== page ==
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Underwhelming Fossil Fish of the Month: January 2016

Mark Carnall29 January 2016

January 2016 was a big month for palaeontology in the media. This month you may have caught a programme on fossil Mesozoic vertebrate finds featuring one of the most beloved natural historians, some might go as far to say, ‘National Treasure’. No, I’m not talking about David Attenborough and some big dinosaur, that’s the easy route to media coverage. I’m talking about our very own underwhelming fossil fish on Radio 4’s Inside Science programme. If you’re new to this blog series, the humble goal is to increase global fossil fishteracy one underwhelming fossil fish from the Grant Museum collections at a time.

You might expect that with the boost in coverage, we’d have some timely underwhelming fossil fish merchandise to shill, a calendar perhaps or a pack of underwhelming fossil fish Top Trumps cards. However, as I’ve told numerous producers this week who tried to secure the underwhelming fossil fish of the month film rights, this is not the UFFotM way. We’re going to be ploughing on ahead with yet another uninteresting fossil fish, not one that’s any more or less underwhelming, just another un-noteworthy, comme ci, comme ça fossil. No fuss and especially no muss. (more…)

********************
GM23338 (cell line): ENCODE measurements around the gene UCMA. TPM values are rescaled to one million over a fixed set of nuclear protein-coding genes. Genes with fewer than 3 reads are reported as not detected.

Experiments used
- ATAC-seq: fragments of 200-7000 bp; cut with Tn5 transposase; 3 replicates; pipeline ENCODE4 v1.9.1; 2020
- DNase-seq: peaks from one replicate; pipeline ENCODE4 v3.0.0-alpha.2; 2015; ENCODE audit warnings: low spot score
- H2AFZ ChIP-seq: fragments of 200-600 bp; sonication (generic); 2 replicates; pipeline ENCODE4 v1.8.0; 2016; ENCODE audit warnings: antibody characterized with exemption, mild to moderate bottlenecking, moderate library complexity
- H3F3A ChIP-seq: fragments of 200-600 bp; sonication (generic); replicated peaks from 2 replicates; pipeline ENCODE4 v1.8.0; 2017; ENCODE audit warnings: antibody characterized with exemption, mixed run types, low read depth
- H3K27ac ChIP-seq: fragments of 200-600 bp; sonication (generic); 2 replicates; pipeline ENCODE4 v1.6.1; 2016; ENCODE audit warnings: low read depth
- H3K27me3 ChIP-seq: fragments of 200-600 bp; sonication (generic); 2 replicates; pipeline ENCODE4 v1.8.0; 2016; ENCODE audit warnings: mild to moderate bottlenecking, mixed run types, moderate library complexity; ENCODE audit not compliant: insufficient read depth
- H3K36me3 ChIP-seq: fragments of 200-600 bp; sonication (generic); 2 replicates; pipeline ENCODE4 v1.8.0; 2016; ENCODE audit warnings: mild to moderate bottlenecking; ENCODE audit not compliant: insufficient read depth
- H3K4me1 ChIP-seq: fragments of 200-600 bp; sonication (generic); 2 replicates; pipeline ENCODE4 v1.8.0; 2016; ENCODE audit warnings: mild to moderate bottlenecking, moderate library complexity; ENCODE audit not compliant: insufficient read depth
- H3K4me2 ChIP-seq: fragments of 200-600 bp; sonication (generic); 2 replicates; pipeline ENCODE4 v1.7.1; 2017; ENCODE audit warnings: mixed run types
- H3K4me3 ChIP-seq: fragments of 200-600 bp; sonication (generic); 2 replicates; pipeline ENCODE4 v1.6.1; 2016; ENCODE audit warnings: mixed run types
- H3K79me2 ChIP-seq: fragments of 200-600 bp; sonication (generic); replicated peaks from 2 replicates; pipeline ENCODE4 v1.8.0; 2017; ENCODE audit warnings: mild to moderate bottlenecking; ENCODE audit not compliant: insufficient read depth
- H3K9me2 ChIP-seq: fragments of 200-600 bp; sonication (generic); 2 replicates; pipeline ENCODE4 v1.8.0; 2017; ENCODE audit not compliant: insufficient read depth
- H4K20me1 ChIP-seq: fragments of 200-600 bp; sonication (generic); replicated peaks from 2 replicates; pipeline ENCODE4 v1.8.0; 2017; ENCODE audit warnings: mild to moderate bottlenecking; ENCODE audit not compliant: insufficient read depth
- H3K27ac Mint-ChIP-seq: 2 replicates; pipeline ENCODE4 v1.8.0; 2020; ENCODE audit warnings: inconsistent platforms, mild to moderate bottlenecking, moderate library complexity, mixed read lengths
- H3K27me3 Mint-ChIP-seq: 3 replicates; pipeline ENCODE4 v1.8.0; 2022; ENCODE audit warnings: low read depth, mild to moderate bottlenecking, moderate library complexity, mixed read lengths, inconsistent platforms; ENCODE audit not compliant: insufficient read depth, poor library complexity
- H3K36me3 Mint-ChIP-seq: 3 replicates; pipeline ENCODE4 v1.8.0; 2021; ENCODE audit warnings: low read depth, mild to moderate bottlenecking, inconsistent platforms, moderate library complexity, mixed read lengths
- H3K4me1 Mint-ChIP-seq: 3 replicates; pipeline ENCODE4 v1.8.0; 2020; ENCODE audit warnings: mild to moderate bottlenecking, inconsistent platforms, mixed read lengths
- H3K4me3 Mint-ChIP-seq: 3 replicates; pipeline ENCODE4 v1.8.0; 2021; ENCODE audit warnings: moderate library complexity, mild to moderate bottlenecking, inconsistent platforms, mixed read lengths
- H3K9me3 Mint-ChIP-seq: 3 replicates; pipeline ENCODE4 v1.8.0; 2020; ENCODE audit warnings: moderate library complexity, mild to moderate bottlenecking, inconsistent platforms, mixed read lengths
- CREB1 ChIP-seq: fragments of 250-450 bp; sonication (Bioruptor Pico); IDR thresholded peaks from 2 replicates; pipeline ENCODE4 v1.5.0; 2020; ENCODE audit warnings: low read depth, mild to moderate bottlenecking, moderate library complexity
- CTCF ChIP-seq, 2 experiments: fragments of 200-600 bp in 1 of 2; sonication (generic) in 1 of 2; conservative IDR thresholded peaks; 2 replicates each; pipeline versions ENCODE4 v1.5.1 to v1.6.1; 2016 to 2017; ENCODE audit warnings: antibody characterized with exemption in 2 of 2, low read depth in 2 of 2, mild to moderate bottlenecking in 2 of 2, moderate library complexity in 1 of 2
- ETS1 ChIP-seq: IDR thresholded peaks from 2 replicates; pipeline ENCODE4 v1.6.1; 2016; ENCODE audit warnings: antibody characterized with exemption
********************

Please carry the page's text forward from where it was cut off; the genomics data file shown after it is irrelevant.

Specimen of the Week 198: Ammonite-ee-hee*

Mark Carnall27 July 2015

In both sad and happy news, I’m off to pastures new at the end of August, leaving the Grant Museum after what will be ten years and off to the Oxford University Museum of Natural History. Although that’s still a while away yet, the schedule for the specimen of the week writing mean that this will be my last specimen of the week.

Image of LDUCZ-R16 Asterocera obtusum from the Grant Museum of Zoology UCL

LDUCZ-R16 A clue to this week’s specimen of the week

One question I get a lot working at the Grant Museum is “What is your favourite specimen?”. My normal answer is that it changes from week to week depending on what I’ve recently been working on or the specimens I’ve become familiarised with which have been requested for use by researchers. However, I do have a soft spot for this week’s specimen of the week which has been used in teaching and research and hundreds, if not thousands of people have got hands on with this specimen in family and school handling activities. I was pleasantly surprised to find that it hadn’t already been featured in this blog series either.

This week’s (and my final) specimen of the week is… (more…)

Specimen of the Week 196 : A Real Fossil Pterosaur

Tannis Davidson13 July 2015

LDUCZ-X1093 Rhamphorhynchus muensteri fossil

LDUCZ-X1093 Rhamphorhynchus muensteri fossil

In my last post, I wrote about our ‘Zittel wing’ pterosaur cast and mentioned that I was doing a bit of research on another Grant Museum Rhamphorhynchus specimen. Pterosaurs were flying reptiles from the late Triassic to the end of the Cretaceous Period. They were the first vertebrates to evolve powered flight. While I admit to being biased toward our palaeontology collections, this second Rhamphorhynchus is a very special specimen – definitely one of the unsung highlights of the Museum. It’s rare, has a fascinating (if enigmatic) history and is a wonderful example of positive re-identification. Why it hasn’t been given the full SOTW treatment I. Just. Don’t. Know. Without further ado, this week’s Specimen of the Week is…

 

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Specimen of the Week: Week 171

Mark Carnall19 January 2015